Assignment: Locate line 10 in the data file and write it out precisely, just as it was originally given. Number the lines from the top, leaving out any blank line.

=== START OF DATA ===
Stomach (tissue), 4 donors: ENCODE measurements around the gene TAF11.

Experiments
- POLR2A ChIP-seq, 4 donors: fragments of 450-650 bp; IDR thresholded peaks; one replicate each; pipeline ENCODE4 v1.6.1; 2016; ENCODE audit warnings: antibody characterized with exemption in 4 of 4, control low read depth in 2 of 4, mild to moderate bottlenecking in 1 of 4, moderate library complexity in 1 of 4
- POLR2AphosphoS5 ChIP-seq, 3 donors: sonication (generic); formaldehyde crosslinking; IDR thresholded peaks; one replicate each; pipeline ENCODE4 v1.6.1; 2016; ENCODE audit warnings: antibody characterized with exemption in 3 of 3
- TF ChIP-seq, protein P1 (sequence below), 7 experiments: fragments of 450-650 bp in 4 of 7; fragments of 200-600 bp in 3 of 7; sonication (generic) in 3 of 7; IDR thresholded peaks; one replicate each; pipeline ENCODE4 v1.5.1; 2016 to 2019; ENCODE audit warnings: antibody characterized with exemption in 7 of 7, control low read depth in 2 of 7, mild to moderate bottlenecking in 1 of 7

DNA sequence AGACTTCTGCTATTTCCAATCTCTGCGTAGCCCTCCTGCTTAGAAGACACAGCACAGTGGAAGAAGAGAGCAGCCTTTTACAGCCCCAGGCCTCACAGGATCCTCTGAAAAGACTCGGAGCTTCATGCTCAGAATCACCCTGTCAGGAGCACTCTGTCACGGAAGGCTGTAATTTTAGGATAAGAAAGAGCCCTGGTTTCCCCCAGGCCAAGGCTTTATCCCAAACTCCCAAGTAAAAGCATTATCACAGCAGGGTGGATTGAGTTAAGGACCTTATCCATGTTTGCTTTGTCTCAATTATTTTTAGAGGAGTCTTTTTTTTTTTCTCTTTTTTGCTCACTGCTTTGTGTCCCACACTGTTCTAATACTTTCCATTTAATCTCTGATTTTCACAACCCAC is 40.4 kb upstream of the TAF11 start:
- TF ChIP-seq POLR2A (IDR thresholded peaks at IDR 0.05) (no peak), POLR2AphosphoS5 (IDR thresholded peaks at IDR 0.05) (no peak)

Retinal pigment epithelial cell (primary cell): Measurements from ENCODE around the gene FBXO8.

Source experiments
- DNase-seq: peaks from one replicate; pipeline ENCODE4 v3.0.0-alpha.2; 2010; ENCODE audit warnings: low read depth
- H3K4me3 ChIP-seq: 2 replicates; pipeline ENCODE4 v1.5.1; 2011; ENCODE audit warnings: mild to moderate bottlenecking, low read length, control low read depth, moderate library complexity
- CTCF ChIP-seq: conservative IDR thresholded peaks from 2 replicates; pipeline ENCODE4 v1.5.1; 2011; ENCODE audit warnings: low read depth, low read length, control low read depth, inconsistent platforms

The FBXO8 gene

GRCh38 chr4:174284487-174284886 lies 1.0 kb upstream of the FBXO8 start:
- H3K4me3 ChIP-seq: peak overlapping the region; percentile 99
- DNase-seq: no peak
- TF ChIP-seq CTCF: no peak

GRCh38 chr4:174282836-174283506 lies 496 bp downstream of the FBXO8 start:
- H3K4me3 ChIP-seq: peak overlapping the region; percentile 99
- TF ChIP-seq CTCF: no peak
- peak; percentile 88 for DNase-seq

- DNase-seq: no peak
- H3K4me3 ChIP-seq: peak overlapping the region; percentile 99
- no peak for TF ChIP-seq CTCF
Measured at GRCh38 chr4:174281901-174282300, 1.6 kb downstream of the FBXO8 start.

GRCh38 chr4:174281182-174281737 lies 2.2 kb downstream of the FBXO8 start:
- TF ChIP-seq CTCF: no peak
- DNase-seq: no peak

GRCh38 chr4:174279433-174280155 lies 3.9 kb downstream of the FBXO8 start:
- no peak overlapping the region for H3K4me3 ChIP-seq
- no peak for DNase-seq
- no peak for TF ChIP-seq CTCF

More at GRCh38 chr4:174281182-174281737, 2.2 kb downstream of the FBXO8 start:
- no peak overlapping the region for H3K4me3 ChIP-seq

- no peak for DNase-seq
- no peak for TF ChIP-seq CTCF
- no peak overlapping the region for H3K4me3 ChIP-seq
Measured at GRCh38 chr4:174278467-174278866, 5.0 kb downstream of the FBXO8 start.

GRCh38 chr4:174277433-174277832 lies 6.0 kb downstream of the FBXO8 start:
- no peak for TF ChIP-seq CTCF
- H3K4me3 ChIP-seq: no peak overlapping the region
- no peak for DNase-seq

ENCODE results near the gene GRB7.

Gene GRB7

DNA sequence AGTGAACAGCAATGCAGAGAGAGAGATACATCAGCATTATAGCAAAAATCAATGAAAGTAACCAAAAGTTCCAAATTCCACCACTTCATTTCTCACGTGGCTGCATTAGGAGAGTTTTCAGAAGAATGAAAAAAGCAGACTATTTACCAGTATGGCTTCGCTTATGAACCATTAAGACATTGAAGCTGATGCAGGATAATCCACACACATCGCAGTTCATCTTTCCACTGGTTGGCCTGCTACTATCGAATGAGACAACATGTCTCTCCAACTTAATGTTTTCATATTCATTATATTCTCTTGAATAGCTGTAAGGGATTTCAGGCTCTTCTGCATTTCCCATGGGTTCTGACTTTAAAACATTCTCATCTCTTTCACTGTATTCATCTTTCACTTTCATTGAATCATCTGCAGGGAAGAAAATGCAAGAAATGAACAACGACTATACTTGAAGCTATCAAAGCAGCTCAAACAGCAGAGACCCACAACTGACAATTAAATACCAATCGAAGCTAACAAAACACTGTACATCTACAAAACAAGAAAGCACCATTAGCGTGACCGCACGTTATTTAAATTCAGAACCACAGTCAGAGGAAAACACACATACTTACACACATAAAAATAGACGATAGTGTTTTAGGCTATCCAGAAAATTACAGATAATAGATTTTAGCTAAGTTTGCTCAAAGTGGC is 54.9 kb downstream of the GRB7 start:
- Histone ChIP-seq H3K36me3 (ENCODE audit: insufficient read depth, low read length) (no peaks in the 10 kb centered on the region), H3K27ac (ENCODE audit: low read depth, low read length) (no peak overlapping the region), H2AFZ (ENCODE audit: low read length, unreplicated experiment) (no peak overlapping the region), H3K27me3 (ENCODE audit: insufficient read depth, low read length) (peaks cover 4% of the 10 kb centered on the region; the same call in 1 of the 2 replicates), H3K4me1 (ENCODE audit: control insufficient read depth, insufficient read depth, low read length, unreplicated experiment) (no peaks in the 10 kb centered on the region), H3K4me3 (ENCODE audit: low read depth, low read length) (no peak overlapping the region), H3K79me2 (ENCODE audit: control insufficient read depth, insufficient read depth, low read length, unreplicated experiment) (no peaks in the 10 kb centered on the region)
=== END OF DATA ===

- DNase-seq: peaks from one replicate; pipeline ENCODE4 v3.0.0-alpha.2; 2010; ENCODE audit warnings: low read depth